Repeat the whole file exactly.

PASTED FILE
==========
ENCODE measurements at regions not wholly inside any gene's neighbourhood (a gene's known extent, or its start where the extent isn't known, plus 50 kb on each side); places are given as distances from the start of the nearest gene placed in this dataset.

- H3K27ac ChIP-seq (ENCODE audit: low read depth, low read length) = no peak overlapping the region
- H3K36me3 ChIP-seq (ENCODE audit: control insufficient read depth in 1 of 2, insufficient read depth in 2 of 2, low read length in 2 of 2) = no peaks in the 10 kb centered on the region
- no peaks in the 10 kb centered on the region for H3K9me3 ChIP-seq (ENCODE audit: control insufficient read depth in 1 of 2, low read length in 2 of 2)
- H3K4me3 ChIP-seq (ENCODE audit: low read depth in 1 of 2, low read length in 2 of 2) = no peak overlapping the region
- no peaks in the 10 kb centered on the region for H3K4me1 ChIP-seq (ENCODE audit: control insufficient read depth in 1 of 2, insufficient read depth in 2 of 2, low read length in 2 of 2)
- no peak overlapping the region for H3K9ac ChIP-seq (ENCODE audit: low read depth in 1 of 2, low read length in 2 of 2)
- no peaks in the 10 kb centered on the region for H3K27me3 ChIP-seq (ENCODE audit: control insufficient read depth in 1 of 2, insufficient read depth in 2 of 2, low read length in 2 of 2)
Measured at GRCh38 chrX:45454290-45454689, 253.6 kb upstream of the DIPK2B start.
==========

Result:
ENCODE measurements at regions not wholly inside any gene's neighbourhood (a gene's known extent, or its start where the extent isn't known, plus 50 kb on each side); places are given as distances from the start of the nearest gene placed in this dataset.

- H3K27ac ChIP-seq (ENCODE audit: low read depth, low read length) = no peak overlapping the region
- H3K36me3 ChIP-seq (ENCODE audit: control insufficient read depth in 1 of 2, insufficient read depth in 2 of 2, low read length in 2 of 2) = no peaks in the 10 kb centered on the region
- no peaks in the 10 kb centered on the region for H3K9me3 ChIP-seq (ENCODE audit: control insufficient read depth in 1 of 2, low read length in 2 of 2)
- H3K4me3 ChIP-seq (ENCODE audit: low read depth in 1 of 2, low read length in 2 of 2) = no peak overlapping the region
- no peaks in the 10 kb centered on the region for H3K4me1 ChIP-seq (ENCODE audit: control insufficient read depth in 1 of 2, insufficient read depth in 2 of 2, low read length in 2 of 2)
- no peak overlapping the region for H3K9ac ChIP-seq (ENCODE audit: low read depth in 1 of 2, low read length in 2 of 2)
- no peaks in the 10 kb centered on the region for H3K27me3 ChIP-seq (ENCODE audit: control insufficient read depth in 1 of 2, insufficient read depth in 2 of 2, low read length in 2 of 2)
Measured at GRCh38 chrX:45454290-45454689, 253.6 kb upstream of the DIPK2B start.